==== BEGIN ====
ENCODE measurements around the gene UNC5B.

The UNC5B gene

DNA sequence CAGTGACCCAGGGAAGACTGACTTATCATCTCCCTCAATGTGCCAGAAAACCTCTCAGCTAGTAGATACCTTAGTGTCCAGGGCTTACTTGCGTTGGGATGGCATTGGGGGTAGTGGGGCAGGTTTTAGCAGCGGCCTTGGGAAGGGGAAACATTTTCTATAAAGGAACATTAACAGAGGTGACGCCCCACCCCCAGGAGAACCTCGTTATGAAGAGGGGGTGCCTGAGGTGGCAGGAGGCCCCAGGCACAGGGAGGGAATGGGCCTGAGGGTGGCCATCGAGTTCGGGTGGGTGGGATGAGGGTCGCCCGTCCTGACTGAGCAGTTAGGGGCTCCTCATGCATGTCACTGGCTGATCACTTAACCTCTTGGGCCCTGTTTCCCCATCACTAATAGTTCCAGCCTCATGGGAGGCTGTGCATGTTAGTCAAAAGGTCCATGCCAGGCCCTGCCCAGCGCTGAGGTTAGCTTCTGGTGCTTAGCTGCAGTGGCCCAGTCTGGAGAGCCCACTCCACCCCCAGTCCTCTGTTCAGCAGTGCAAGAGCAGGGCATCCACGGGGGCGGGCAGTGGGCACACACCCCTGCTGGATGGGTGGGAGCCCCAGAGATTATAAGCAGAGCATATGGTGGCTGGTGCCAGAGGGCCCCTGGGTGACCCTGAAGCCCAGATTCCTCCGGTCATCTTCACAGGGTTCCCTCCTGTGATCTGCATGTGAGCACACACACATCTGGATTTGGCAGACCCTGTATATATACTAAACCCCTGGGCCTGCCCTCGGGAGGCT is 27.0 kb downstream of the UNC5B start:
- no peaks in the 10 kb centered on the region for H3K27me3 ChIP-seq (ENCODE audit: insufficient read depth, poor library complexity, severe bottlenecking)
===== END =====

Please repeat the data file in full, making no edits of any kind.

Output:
ENCODE measurements around the gene UNC5B.

The UNC5B gene

DNA sequence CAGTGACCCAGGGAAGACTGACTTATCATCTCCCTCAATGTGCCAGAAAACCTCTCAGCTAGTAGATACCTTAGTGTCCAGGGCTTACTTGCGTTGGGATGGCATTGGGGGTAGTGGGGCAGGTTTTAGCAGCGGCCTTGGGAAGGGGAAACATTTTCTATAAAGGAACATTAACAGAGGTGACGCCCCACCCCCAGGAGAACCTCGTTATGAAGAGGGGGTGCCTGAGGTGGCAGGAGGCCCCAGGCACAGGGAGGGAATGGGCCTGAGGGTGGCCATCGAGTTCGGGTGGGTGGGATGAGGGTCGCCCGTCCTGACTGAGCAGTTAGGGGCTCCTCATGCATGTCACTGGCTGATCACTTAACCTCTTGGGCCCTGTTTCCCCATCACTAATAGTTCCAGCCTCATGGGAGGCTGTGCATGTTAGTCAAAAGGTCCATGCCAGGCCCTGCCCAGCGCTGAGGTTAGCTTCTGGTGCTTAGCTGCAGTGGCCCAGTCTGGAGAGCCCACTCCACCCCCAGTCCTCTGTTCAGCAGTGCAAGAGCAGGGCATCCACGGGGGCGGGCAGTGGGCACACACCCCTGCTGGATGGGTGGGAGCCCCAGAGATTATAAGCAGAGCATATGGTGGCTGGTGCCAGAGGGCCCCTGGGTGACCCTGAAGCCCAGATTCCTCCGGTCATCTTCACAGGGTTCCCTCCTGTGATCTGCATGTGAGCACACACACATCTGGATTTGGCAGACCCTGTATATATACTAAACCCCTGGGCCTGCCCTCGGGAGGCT is 27.0 kb downstream of the UNC5B start:
- no peaks in the 10 kb centered on the region for H3K27me3 ChIP-seq (ENCODE audit: insufficient read depth, poor library complexity, severe bottlenecking)